Things took a turn for the worse after the birth of Israel in 1948. Between the 1940s and 1980s, the Jews of Arab countries endured humiliation, human rights abuses, organized persecution and expulsion by the local governments; Jewish property was seized without compensation; Jewish quarters were sacked and looted and cemeteries desecrated; synagogues, Jewish shops, schools and houses were ransacked, burned and destroyed; and hundreds of Jews were murdered in anti-Semitic riots and pogroms.

To this day, Arab countries and the world community have refused to acknowledge these human rights violations or provide compensation to the hundreds of thousands of Jews forced to abandon their homes, businesses and possessions as they fled those countries.

But activists like Abitbol are fighting back, all the way to the White House and the U.S. Congress. Abitbol, the first Sephardic Jew to lead the local Jewish Federation in Montreal and now co-president of the Canadian Jewish Congress, connected with this movement a year ago when he joined the board of Justice for Jews from Arab Countries (JJAC). Together with other organizations like the American Sephardi Federation (ASF) and the World Organization of Jews from Arab Countries (WOJAC), the movement, which is officially called the International Rights and Redress Campaign, toiled for years in obscurity.

A few weeks ago, they hit the jackpot.

That's when the U.S. Congress overwhelmingly passed the first-ever resolution to grant recognition as refugees to Jews from Arab and Muslim countries. House Resolution 185 affirms that all victims of the Arab-Israeli conflict must be treated equally, which means it will now be official U.S. policy to mention "Jewish refugees" whenever there is mention of Palestinian refugees in any official document.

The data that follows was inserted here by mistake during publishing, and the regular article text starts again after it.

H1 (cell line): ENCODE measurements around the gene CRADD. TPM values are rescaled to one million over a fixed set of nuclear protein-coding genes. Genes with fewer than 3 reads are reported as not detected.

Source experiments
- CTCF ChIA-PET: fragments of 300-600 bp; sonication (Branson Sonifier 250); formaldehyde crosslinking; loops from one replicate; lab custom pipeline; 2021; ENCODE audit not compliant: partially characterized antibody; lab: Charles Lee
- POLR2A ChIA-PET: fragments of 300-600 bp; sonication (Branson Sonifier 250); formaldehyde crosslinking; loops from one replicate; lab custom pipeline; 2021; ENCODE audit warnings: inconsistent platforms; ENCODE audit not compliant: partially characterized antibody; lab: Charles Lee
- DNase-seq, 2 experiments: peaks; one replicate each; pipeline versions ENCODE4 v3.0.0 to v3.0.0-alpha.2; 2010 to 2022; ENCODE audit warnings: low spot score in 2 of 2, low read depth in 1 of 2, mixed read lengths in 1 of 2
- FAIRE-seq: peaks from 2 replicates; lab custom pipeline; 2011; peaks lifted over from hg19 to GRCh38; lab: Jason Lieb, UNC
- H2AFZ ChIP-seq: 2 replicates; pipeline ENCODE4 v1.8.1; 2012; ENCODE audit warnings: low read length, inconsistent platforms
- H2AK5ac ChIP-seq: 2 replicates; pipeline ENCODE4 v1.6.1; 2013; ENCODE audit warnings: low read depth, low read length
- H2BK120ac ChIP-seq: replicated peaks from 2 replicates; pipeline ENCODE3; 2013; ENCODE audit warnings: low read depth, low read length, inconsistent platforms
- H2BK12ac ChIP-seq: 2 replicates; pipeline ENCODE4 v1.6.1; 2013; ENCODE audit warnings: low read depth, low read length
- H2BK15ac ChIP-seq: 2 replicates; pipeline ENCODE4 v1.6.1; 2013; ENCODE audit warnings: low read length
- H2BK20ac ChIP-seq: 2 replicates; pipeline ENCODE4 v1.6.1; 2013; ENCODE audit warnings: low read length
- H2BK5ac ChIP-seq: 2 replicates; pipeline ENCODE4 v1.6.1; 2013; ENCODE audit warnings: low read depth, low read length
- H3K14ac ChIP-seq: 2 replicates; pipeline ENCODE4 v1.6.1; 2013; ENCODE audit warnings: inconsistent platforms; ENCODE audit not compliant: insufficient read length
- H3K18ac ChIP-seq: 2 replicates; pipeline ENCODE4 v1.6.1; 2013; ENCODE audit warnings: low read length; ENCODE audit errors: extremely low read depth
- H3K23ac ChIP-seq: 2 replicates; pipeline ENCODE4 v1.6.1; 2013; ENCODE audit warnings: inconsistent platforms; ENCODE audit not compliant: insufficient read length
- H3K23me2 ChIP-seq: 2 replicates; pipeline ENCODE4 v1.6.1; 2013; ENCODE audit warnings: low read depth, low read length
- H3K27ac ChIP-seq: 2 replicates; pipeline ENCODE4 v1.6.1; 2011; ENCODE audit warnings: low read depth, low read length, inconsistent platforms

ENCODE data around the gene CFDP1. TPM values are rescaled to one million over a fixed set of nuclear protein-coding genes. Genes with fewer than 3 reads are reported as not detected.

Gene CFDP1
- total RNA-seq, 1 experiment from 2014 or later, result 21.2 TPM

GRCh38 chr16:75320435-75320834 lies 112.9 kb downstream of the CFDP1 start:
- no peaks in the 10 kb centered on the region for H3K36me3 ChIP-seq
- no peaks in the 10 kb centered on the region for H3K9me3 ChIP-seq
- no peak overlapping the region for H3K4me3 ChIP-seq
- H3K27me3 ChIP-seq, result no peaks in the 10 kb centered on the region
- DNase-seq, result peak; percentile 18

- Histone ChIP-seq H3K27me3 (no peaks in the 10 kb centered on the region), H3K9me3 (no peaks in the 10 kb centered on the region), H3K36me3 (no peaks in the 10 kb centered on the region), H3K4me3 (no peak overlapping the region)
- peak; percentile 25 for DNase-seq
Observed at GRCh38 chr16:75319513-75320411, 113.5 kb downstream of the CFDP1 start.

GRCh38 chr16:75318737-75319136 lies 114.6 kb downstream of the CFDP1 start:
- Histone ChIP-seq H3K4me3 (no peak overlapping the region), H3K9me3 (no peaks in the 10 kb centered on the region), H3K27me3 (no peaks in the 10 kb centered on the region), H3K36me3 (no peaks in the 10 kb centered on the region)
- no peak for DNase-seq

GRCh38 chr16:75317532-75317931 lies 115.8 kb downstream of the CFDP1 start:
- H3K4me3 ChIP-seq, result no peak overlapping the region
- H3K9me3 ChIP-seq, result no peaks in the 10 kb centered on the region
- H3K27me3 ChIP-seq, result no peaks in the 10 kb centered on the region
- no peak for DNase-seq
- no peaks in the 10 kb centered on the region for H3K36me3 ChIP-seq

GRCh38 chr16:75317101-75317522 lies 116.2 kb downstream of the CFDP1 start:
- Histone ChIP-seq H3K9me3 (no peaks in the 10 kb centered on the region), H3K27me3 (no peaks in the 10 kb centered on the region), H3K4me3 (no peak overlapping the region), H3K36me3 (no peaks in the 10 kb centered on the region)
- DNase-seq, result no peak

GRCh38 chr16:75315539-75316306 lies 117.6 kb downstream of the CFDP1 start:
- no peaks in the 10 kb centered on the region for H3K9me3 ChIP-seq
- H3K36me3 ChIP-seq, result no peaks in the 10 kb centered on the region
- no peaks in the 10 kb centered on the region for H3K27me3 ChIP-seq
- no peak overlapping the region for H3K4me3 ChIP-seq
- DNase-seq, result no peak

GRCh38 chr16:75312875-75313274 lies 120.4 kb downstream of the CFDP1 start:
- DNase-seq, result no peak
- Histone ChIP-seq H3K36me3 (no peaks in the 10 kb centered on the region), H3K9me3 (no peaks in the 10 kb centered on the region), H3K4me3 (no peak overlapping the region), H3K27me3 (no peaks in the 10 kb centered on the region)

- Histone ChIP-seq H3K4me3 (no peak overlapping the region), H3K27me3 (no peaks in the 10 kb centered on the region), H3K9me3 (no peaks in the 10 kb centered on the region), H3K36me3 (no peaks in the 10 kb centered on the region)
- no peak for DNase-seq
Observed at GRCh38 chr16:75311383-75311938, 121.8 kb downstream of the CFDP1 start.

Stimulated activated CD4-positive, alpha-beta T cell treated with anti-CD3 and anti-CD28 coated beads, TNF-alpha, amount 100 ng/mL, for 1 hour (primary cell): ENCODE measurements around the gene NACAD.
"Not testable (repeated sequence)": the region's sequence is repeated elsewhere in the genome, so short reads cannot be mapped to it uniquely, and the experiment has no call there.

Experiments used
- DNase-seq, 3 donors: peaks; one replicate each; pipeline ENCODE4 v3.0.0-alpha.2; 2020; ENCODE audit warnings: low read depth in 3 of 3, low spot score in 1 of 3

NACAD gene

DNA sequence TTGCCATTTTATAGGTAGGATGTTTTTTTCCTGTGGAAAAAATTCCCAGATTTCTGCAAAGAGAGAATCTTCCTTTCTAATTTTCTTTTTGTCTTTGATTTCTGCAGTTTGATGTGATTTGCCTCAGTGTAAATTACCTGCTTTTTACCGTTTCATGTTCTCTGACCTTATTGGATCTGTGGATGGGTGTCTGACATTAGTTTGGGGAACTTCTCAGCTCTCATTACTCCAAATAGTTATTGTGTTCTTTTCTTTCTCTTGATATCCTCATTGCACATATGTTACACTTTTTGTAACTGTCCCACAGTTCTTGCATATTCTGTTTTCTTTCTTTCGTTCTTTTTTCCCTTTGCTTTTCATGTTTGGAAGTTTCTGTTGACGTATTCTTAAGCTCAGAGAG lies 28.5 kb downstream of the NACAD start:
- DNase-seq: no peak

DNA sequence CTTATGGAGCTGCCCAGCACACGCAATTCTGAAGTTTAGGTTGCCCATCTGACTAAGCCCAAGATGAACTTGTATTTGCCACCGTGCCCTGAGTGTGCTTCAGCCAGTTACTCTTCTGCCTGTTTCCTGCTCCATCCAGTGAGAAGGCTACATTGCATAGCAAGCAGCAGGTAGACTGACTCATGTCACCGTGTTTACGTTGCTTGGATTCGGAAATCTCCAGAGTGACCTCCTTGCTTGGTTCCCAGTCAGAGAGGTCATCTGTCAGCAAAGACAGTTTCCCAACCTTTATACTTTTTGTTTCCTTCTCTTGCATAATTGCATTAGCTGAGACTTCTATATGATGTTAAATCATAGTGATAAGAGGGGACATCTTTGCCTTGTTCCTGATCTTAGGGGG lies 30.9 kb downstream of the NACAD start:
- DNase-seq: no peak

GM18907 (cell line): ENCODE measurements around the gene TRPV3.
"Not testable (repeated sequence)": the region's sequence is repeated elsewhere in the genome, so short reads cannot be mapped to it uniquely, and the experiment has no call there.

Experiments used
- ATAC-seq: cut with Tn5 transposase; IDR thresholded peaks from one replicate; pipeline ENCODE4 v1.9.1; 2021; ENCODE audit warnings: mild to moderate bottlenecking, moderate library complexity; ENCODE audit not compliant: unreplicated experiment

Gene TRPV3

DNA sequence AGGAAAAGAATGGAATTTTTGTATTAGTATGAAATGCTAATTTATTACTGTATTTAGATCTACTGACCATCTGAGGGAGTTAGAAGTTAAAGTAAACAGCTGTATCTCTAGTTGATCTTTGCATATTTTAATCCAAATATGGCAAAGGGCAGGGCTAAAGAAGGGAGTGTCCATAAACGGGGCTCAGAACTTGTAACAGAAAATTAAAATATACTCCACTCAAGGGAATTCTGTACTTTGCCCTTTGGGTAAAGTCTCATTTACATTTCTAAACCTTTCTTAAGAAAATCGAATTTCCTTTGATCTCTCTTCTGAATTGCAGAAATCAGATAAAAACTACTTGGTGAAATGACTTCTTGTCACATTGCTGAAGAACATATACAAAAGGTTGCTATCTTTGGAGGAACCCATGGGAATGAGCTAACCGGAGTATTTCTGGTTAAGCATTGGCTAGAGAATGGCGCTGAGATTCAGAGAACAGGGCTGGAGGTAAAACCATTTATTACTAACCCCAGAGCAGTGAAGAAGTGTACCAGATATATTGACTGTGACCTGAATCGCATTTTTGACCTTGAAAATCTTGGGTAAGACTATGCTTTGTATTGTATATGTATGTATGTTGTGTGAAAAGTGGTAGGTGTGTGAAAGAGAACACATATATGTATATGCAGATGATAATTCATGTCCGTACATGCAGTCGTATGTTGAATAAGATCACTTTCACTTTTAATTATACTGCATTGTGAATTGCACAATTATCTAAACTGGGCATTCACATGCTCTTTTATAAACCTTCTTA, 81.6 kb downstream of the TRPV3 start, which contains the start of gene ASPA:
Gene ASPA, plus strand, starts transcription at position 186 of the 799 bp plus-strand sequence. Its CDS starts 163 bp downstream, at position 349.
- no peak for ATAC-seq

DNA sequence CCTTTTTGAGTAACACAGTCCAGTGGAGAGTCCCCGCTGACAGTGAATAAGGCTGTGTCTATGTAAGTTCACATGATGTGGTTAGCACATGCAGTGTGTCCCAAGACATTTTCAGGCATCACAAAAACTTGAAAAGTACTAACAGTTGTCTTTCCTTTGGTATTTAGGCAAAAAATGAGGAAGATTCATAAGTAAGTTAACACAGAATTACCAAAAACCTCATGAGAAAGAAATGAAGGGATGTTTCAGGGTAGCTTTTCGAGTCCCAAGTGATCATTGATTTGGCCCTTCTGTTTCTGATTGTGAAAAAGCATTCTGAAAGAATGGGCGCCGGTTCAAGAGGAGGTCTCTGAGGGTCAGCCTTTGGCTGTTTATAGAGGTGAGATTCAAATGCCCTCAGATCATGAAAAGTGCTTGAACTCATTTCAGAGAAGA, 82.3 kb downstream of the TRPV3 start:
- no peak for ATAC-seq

It's a huge victory, but only a beginning. The United Nations and the world media are the next fronts in this battle for Jewish justice. Abitbol, a sophisticated man in his mid-50s who's fluent in French, English, Arabic, Hebrew and Spanish, has no illusions about Israel's precarious image in the world. But he's far from being a cynic. He's passionate about fighting for the rights of Jewish victims, and he is also a Jewish refugee (from Morocco). Yet he hardly acts like either a refugee or a victim.

Over tea at my mother's house, he reflected on the major influences of his life. One of the things that stuck with me was something Abitbol said he learned early in his career, when he was in sales. Abitbol, who has two engineering degrees and is chairman of an innovative software company called uMind, calls the technique "listen and adapt:" You adapt your strategy and your communication to the values of your audience.

He gave me a fascinating example. While in Dubai recently on business, an Arab businessman confronted him on the situation in Israel. Abitbol, seeing that the man was a devout Muslim who believed that everything comes from God, gently explained -- in Arabic -- that if Israel has survived so many wars over 60 years, maybe it's because it is "Inshallah" (God's will). Abitbol got the other man's attention.

Same thing when he spoke recently at a United Nations conference in Geneva on the subject of Jewish refugees. Directly facing representatives of Arab countries, he used the language of indignation and human rights that Arabs have used so successfully against Israel for so many decades, only this time it was on behalf of Jews.

Of course, he added that there is one major difference: Jews didn't put their 850,000 refugees in squalid camps so they could have a powerful image on the evening news. They helped them resettle, so that one day, one of them would learn five languages and fly to Geneva to speak up on their behalf.